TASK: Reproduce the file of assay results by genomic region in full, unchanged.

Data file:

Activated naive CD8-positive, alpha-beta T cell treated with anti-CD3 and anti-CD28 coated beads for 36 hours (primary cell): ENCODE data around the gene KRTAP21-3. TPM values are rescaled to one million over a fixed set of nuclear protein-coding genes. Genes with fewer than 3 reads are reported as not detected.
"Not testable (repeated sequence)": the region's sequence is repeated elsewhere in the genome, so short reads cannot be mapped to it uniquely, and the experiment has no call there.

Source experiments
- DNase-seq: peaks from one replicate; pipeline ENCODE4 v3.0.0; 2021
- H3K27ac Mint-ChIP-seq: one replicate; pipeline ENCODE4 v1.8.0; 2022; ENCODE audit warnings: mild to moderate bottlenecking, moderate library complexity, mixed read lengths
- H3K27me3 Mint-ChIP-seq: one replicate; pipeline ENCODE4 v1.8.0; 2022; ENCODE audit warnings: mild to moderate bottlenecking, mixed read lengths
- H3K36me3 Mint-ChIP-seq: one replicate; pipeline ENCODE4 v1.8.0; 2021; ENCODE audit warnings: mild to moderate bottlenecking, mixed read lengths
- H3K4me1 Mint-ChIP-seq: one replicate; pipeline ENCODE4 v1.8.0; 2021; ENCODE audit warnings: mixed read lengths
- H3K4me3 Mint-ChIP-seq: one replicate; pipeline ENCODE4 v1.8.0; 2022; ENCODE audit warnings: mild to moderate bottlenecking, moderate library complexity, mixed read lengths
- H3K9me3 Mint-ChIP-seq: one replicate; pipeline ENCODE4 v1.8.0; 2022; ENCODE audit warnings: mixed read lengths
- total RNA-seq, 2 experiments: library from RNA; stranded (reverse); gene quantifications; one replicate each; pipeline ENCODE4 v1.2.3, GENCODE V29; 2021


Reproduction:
Activated naive CD8-positive, alpha-beta T cell treated with anti-CD3 and anti-CD28 coated beads for 36 hours (primary cell): ENCODE data around the gene KRTAP21-3. TPM values are rescaled to one million over a fixed set of nuclear protein-coding genes. Genes with fewer than 3 reads are reported as not detected.
"Not testable (repeated sequence)": the region's sequence is repeated elsewhere in the genome, so short reads cannot be mapped to it uniquely, and the experiment has no call there.

Source experiments
- DNase-seq: peaks from one replicate; pipeline ENCODE4 v3.0.0; 2021
- H3K27ac Mint-ChIP-seq: one replicate; pipeline ENCODE4 v1.8.0; 2022; ENCODE audit warnings: mild to moderate bottlenecking, moderate library complexity, mixed read lengths
- H3K27me3 Mint-ChIP-seq: one replicate; pipeline ENCODE4 v1.8.0; 2022; ENCODE audit warnings: mild to moderate bottlenecking, mixed read lengths
- H3K36me3 Mint-ChIP-seq: one replicate; pipeline ENCODE4 v1.8.0; 2021; ENCODE audit warnings: mild to moderate bottlenecking, mixed read lengths
- H3K4me1 Mint-ChIP-seq: one replicate; pipeline ENCODE4 v1.8.0; 2021; ENCODE audit warnings: mixed read lengths
- H3K4me3 Mint-ChIP-seq: one replicate; pipeline ENCODE4 v1.8.0; 2022; ENCODE audit warnings: mild to moderate bottlenecking, moderate library complexity, mixed read lengths
- H3K9me3 Mint-ChIP-seq: one replicate; pipeline ENCODE4 v1.8.0; 2022; ENCODE audit warnings: mixed read lengths
- total RNA-seq, 2 experiments: library from RNA; stranded (reverse); gene quantifications; one replicate each; pipeline ENCODE4 v1.2.3, GENCODE V29; 2021